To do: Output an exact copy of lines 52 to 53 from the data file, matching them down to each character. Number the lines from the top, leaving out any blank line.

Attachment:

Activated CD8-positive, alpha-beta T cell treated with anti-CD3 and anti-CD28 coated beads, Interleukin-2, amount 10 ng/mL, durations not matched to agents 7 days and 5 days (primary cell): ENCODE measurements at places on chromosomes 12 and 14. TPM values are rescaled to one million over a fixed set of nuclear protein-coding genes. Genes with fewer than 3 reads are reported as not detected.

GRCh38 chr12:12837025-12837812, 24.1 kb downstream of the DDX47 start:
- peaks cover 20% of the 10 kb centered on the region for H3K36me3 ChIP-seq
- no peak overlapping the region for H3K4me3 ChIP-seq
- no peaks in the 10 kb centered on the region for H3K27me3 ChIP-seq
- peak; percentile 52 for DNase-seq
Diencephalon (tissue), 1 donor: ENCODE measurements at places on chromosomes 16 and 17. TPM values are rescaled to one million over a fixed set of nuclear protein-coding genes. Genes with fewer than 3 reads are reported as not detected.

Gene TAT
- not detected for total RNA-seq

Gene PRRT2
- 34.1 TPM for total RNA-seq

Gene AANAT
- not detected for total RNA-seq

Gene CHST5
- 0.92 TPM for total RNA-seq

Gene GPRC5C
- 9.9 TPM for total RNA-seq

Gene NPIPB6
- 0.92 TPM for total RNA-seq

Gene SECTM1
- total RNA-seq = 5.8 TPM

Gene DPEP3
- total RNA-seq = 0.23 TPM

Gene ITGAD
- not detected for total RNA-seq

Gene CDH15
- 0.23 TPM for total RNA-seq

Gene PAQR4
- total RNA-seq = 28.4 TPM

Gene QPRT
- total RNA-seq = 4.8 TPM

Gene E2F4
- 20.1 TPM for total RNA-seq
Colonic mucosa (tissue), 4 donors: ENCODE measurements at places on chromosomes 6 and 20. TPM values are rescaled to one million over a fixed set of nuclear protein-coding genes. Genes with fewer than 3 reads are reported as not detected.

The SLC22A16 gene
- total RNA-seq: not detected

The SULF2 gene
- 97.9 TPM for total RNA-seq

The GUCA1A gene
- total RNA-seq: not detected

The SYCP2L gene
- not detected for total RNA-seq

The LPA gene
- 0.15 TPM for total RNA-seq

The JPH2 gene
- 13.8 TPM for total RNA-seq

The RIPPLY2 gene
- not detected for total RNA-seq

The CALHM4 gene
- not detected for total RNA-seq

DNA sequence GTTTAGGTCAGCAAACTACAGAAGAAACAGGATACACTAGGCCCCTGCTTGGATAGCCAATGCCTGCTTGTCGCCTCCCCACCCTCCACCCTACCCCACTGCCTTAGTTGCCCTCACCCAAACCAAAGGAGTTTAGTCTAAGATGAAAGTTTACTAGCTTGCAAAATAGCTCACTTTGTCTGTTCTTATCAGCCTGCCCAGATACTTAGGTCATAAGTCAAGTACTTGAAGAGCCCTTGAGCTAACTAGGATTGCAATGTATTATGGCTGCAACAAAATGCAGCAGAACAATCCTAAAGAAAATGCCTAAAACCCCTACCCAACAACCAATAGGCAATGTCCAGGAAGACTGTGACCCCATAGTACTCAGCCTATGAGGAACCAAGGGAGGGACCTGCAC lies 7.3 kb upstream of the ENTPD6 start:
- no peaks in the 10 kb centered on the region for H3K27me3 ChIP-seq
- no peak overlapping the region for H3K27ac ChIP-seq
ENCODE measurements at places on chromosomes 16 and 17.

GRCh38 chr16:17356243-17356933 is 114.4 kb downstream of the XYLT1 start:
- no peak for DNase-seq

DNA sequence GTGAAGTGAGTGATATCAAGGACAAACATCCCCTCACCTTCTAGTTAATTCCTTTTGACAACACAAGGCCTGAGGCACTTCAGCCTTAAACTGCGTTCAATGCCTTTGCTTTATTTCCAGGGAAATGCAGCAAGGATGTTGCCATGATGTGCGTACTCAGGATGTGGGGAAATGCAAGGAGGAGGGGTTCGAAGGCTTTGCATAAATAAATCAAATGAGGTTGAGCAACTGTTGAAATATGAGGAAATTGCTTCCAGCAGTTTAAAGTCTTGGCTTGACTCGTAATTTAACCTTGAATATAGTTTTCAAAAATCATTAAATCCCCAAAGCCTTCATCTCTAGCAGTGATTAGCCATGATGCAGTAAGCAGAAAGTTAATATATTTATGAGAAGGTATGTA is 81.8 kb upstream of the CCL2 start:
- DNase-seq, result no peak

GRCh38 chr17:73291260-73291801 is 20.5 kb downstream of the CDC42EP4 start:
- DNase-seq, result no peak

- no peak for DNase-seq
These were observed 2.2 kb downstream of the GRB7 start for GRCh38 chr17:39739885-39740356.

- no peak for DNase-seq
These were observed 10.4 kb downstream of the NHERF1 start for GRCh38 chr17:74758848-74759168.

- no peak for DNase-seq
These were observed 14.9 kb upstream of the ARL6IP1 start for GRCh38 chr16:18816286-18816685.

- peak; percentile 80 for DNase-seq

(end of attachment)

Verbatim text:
- no peaks in the 10 kb centered on the region for H3K27me3 ChIP-seq
- no peak overlapping the region for H3K27ac ChIP-seq